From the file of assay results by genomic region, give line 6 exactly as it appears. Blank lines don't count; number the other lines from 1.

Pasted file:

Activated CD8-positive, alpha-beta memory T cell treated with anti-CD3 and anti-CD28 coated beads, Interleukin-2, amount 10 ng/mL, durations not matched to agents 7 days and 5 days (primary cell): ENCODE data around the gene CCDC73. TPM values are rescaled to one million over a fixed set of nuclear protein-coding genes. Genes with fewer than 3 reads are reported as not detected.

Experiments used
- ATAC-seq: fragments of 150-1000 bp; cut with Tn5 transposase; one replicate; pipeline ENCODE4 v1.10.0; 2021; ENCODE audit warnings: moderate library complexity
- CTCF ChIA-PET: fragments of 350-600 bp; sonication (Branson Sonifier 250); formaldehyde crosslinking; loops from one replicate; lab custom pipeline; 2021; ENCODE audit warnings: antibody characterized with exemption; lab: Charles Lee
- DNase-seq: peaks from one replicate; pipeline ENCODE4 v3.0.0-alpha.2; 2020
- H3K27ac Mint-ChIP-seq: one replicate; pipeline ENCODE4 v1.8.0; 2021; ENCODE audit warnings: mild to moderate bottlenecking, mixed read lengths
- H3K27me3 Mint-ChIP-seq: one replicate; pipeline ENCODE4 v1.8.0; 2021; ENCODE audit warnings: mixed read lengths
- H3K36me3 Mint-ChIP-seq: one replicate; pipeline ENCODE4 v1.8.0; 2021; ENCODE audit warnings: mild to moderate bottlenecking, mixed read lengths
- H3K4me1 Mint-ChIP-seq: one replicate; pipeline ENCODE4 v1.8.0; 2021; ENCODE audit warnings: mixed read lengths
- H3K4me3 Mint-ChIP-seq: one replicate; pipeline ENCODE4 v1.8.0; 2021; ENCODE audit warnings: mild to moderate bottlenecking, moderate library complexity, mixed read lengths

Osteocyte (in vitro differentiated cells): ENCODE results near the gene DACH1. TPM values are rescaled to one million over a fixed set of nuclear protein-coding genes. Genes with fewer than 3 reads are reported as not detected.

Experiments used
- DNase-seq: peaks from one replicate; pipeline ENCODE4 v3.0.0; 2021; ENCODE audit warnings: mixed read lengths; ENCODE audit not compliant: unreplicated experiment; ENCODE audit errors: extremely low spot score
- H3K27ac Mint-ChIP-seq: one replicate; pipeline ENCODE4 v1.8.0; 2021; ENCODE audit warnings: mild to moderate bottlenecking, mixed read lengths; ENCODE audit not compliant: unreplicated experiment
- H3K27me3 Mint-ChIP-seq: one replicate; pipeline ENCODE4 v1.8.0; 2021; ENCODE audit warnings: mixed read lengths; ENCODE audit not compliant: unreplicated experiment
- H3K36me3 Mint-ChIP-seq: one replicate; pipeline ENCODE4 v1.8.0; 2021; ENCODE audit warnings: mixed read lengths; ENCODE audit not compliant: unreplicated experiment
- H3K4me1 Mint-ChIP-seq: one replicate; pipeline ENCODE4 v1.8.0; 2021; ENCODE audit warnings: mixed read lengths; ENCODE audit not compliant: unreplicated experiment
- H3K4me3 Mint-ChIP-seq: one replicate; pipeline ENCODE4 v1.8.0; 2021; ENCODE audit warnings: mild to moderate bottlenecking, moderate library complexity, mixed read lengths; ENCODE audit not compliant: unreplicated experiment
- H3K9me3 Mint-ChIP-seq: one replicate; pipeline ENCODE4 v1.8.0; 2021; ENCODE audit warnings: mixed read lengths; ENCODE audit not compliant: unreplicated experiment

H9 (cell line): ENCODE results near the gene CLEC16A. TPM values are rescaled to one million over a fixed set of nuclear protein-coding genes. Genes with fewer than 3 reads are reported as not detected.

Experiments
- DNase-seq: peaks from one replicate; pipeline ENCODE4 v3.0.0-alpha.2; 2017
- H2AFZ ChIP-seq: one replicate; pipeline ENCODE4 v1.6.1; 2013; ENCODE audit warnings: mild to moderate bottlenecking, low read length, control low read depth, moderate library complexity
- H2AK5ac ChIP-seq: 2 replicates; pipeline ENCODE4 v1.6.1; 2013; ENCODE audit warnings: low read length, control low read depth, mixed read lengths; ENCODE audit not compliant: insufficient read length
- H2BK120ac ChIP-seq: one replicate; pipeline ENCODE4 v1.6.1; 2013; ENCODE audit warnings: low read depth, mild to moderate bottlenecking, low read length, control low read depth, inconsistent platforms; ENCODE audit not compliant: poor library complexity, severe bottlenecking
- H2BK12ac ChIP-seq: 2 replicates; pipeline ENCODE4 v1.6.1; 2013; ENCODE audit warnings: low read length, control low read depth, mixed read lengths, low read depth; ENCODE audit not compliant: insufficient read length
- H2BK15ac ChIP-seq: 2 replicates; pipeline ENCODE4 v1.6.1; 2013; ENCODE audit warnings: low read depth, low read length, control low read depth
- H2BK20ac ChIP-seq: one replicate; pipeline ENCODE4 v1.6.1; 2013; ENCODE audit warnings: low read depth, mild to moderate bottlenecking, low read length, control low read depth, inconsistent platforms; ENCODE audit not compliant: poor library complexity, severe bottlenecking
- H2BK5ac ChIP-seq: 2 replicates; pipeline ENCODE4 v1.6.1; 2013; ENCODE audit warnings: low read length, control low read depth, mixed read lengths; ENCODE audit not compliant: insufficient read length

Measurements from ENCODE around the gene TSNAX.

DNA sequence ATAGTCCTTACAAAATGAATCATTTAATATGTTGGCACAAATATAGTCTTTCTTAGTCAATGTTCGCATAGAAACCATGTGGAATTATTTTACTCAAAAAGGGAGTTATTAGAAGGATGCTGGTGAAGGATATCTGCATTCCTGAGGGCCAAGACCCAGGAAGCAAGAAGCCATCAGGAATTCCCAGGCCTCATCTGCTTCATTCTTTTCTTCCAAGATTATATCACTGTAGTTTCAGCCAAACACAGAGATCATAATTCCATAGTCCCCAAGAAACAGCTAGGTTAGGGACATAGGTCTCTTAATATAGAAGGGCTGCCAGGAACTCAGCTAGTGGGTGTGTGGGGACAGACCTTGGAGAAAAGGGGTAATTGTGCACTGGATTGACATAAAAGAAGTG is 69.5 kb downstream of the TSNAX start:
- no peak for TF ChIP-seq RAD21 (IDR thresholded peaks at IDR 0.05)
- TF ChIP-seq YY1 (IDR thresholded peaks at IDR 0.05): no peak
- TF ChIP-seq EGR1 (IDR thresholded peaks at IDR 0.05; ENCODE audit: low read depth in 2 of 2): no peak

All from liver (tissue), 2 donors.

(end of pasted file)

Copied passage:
- H3K27ac Mint-ChIP-seq: one replicate; pipeline ENCODE4 v1.8.0; 2021; ENCODE audit warnings: mild to moderate bottlenecking, mixed read lengths